Peter of Aigueblanche bigraphy, stories - Bishop of Hereford

Peter of Aigueblanche : biography

- 27 November 1268

Peter of Aigueblanche (or Peter of Aquablanca; died 27 November 1268) was a medieval Bishop of Hereford. A nobleman from Savoy, he came to England as part of the party accompanying King Henry III's bride Eleanor of Provence. He entered the royal service, becoming bishop in 1241. He then served the king for a number of years as a diplomat, helping to arrange the marriage of Prince Edward. Peter became embroiled in King Henry's attempts to acquire the kingdom of Sicily, and Peter's efforts to raise money towards that goal brought condemnation from the clergy and barons of England. When the barons began to revolt against King Henry in the late 1250s and early 1260s, Peter was attacked and his lands and property pillaged. He was arrested briefly in 1263 by the barons, before being mostly restored to his lands after the Battle of Evesham.

Diocesan affairs

While he was overseas, Peter appointed a non-Englishman as his deputy, Bernard, who was a prior from Gascony. This led to the outbreak of dissension with the cathedral chapter of Hereford, who eventually managed to secure a favourable outcome. In 1252, though, disorders in Herefordshire threatened Peter's life, and Bernard was murdered in Hereford Cathedral. The king then promised Peter that he could take shelter in Hereford Castle at need.

Peter appointed many of his relatives to positions in his diocese. A number of his nephews were given benefices and appointed to prebends. They continued to hold those offices into the 1290s. But Peter gave lands to the cathedral chapter, but also ordered the canons to reside in the cathedral. Peter also rebuilt extensively in Hereford Cathedral, finishing the presbytery as well as the north transept.

Notes

Royal service

Peter continued to receive gifts from the king, including market rights, and the ability to take timber from the royal forests. In August, Peter was present at the royal court at Shrewsbury which made peace with the Welsh. In the fall, Henry again attempted to have him translated to another see, by having him moved to London, which was once more unsuccessful. He then served as a papal judge-delegate, judging a case for the papacy that had been referred back to England, this one involving a dispute between King Henry and Jocelin of Wells, the Bishop of Bath and Wells, over Glastonbury Abbey. In 1242 he was sent to the continent as a diplomat, helping to arrange the marriage between the king's younger brother, Richard of Cornwall, and Queen Eleanor's younger sister Sanchia of Provence.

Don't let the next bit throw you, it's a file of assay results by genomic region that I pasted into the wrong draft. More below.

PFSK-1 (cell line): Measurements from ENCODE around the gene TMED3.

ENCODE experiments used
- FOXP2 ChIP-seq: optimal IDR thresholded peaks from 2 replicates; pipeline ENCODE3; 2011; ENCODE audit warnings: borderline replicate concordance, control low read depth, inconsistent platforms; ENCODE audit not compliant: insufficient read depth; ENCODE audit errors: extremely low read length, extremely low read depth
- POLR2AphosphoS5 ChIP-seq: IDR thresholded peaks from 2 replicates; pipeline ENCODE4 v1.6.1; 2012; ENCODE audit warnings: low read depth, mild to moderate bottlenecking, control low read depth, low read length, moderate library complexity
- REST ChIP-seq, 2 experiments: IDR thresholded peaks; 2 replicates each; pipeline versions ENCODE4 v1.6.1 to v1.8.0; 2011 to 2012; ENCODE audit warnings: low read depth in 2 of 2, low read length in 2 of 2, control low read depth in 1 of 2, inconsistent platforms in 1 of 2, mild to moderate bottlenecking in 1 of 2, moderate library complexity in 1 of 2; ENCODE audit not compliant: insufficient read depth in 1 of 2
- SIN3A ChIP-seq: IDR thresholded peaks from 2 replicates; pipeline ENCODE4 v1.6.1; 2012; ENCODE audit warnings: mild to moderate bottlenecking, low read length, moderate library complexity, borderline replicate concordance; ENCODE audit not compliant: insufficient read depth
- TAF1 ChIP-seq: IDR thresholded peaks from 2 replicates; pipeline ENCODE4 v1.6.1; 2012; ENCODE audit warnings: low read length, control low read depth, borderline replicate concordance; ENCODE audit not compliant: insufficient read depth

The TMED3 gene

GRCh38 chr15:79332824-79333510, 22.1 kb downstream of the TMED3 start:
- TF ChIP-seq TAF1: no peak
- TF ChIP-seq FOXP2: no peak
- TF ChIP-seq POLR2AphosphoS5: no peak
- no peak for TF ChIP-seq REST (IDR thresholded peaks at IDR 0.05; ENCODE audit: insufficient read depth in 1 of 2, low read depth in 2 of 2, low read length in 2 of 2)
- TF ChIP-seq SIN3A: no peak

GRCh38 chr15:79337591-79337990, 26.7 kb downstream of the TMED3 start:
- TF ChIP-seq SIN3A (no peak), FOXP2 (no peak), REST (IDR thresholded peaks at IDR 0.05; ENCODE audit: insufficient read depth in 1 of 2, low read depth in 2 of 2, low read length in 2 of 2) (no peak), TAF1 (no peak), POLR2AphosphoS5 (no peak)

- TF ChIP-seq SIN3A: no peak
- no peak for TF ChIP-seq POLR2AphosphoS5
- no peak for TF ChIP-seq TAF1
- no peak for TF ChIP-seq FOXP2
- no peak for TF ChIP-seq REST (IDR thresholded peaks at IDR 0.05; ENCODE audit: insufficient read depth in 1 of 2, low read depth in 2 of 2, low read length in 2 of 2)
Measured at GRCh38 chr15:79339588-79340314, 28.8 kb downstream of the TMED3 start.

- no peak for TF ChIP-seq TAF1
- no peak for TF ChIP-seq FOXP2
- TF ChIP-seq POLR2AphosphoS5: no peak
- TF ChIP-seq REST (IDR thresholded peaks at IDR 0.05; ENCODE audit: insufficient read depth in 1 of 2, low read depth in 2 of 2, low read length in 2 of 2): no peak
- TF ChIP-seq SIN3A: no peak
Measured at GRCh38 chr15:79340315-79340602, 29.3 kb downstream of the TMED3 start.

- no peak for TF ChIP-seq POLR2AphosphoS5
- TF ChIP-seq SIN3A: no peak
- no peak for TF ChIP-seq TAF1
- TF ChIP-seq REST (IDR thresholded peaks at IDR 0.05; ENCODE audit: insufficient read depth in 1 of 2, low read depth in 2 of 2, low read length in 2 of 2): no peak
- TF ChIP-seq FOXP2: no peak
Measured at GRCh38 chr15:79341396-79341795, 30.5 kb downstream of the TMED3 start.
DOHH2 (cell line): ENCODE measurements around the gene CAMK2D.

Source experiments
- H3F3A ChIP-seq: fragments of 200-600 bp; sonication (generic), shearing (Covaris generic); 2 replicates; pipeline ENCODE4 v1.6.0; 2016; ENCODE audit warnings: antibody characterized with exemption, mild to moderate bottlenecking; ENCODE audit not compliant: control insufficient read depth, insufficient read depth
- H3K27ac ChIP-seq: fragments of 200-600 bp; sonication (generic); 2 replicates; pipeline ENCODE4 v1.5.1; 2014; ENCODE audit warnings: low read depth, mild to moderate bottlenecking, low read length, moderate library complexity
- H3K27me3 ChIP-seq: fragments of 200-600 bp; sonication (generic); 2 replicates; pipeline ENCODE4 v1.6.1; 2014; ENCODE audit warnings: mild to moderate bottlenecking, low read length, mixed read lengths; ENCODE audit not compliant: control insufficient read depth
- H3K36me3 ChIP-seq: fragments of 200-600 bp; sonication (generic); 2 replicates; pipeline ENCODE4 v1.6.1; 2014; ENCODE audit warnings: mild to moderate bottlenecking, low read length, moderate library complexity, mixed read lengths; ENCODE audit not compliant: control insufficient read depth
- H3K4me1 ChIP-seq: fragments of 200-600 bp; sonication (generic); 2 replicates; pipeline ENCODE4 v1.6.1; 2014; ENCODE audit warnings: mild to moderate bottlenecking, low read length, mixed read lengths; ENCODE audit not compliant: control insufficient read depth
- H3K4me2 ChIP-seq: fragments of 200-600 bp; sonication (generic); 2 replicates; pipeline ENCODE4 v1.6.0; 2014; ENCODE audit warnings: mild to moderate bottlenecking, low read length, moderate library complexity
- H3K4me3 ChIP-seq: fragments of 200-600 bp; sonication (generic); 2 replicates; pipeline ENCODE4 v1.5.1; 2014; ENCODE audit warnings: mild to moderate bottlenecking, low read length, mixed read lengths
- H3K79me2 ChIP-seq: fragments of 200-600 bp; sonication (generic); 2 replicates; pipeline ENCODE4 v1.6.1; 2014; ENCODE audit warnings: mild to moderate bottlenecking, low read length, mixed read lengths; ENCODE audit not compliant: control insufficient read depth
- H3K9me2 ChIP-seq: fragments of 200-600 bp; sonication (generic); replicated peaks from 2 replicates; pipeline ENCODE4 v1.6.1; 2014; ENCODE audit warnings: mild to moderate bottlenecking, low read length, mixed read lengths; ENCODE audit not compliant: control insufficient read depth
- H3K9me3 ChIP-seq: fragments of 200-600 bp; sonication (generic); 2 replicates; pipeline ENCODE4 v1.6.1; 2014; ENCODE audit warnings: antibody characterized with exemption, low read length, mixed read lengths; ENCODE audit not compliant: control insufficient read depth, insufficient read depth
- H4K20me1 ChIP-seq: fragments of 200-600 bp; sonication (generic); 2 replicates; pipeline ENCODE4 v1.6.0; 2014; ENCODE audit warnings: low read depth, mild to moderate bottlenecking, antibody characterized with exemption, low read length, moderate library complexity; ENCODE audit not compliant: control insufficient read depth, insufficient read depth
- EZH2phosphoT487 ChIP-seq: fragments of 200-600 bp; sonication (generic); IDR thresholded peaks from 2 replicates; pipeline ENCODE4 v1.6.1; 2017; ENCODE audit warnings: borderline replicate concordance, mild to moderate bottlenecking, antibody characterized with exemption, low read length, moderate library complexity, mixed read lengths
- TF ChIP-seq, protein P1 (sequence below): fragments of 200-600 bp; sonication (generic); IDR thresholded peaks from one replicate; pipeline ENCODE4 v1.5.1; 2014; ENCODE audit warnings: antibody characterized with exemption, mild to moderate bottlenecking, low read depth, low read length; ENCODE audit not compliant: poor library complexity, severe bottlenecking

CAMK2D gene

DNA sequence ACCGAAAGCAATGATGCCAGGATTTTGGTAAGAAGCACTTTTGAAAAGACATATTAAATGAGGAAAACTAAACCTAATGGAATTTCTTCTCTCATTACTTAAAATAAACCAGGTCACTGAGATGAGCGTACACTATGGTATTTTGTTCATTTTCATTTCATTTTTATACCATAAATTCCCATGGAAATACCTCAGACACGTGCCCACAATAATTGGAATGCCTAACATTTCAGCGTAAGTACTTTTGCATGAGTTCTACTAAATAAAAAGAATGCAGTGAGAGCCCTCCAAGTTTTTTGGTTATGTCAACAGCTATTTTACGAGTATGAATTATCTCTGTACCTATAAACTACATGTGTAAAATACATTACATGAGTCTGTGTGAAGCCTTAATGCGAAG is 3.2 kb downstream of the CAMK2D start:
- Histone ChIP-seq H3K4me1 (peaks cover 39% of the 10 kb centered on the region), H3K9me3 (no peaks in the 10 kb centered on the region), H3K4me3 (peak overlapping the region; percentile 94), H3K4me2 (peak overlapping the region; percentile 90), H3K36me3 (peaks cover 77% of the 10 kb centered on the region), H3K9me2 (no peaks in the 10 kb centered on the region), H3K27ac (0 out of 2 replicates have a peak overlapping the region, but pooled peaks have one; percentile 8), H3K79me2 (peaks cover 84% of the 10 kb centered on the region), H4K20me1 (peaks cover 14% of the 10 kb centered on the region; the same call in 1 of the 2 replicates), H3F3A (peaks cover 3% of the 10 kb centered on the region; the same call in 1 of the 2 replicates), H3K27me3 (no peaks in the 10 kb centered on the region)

In 1243 Peter began acting as the representative for the absent Archbishop of Canterbury-elect, Boniface of Savoy, another of Queen Eleanor's uncles. Boniface had been appointed archbishop in 1241, but had still not arrived in England or been consecrated. Boniface finally arrived in England in the spring of 1244, and Peter was at Dover to welcome Boniface and deliver Boniface's pallium, the symbol of an archbishop's authority. Shortly after this, Peter was ordered by the papacy to intervene in Henry's dispute with William of Raleigh, the Bishop of Winchester. The pope sent Peter to the king with an ultimatum threatening an interdict on the king's chapel if peace was not made between the king and Raleigh.

Peter attended the general council of the church that was convened by Pope Innocent IV at Lyons in 1245, and then went to Savoy on a diplomatic mission for the king. Then he returned to England where he acted as Boniface's representative again, until Boniface returned to England in 1249. During this time he was also busy in his diocese, where he issued regulations for his clergy as well as taking possession of lands that had been granted away by his predecessors. He also performed some other diplomatic missions for the king.

Probably in early 1250, Peter vowed to go on crusade, and he spent the next years busy on the continent. In 1251 he helped settle a concern over whether King Henry had previously been bethrothed to Jeanne, Countess of Ponthieu, who was now married to King Ferdinand III of Castile. After this, Peter helped arrange the marriage of Prince Edward to Eleanor of Castile, which was finalized in the spring of 1254.

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